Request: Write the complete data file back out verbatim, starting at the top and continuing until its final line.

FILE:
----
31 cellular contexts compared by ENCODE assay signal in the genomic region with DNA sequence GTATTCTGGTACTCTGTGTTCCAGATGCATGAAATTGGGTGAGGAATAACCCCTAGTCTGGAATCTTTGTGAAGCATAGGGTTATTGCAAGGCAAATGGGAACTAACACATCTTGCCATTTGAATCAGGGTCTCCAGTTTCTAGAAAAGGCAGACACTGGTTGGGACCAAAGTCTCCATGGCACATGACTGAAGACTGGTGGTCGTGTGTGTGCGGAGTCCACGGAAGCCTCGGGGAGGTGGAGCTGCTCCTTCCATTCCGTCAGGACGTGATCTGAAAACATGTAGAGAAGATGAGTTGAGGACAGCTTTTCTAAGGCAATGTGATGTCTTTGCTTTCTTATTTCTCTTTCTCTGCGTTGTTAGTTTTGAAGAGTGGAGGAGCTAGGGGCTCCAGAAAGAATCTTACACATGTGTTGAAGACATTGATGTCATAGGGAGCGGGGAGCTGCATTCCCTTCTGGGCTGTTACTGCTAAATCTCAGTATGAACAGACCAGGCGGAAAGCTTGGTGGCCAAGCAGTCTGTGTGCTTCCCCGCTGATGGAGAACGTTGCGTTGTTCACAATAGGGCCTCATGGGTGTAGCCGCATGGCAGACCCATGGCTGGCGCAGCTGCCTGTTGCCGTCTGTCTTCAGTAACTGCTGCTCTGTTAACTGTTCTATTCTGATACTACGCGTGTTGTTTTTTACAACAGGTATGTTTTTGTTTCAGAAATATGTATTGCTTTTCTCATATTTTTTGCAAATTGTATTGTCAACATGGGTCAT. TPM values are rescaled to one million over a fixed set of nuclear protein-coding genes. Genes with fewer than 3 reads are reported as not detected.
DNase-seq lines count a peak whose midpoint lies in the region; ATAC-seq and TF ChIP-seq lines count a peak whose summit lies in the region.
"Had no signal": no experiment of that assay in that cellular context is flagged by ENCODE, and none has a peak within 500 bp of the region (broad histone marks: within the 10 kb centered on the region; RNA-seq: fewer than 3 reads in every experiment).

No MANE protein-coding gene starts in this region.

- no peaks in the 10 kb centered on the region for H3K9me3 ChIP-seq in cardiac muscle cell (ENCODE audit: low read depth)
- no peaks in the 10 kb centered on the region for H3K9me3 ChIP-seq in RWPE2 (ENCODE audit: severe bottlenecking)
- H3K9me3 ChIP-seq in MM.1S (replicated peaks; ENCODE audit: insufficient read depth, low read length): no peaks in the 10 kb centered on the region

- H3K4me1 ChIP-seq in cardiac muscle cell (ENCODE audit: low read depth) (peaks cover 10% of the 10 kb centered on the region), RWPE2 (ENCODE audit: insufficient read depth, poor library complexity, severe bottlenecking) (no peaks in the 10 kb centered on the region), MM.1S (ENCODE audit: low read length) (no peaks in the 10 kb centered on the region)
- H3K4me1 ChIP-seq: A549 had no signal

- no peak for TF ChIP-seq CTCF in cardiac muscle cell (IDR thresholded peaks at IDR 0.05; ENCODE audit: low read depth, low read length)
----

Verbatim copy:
31 cellular contexts compared by ENCODE assay signal in the genomic region with DNA sequence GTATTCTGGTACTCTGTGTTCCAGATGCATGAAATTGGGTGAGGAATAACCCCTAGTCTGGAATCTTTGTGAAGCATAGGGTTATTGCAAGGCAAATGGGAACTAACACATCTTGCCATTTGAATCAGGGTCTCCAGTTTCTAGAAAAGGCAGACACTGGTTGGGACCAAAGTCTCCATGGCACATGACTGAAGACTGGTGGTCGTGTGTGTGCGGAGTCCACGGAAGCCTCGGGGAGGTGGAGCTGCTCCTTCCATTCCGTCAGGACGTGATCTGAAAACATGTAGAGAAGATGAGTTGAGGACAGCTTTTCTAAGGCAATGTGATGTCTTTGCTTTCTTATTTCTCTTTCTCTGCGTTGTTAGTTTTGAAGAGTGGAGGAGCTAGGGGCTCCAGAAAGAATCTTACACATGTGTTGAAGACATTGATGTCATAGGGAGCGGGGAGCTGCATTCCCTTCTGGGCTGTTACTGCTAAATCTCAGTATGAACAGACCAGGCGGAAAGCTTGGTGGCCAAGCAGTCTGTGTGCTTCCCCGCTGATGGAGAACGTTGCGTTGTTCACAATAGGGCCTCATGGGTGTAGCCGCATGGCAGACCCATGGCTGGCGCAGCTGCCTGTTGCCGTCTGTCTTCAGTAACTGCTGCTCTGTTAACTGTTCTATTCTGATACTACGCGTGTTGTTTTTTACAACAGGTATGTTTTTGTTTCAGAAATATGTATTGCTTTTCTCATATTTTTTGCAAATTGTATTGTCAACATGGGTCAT. TPM values are rescaled to one million over a fixed set of nuclear protein-coding genes. Genes with fewer than 3 reads are reported as not detected.
DNase-seq lines count a peak whose midpoint lies in the region; ATAC-seq and TF ChIP-seq lines count a peak whose summit lies in the region.
"Had no signal": no experiment of that assay in that cellular context is flagged by ENCODE, and none has a peak within 500 bp of the region (broad histone marks: within the 10 kb centered on the region; RNA-seq: fewer than 3 reads in every experiment).

No MANE protein-coding gene starts in this region.

- no peaks in the 10 kb centered on the region for H3K9me3 ChIP-seq in cardiac muscle cell (ENCODE audit: low read depth)
- no peaks in the 10 kb centered on the region for H3K9me3 ChIP-seq in RWPE2 (ENCODE audit: severe bottlenecking)
- H3K9me3 ChIP-seq in MM.1S (replicated peaks; ENCODE audit: insufficient read depth, low read length): no peaks in the 10 kb centered on the region

- H3K4me1 ChIP-seq in cardiac muscle cell (ENCODE audit: low read depth) (peaks cover 10% of the 10 kb centered on the region), RWPE2 (ENCODE audit: insufficient read depth, poor library complexity, severe bottlenecking) (no peaks in the 10 kb centered on the region), MM.1S (ENCODE audit: low read length) (no peaks in the 10 kb centered on the region)
- H3K4me1 ChIP-seq: A549 had no signal

- no peak for TF ChIP-seq CTCF in cardiac muscle cell (IDR thresholded peaks at IDR 0.05; ENCODE audit: low read depth, low read length)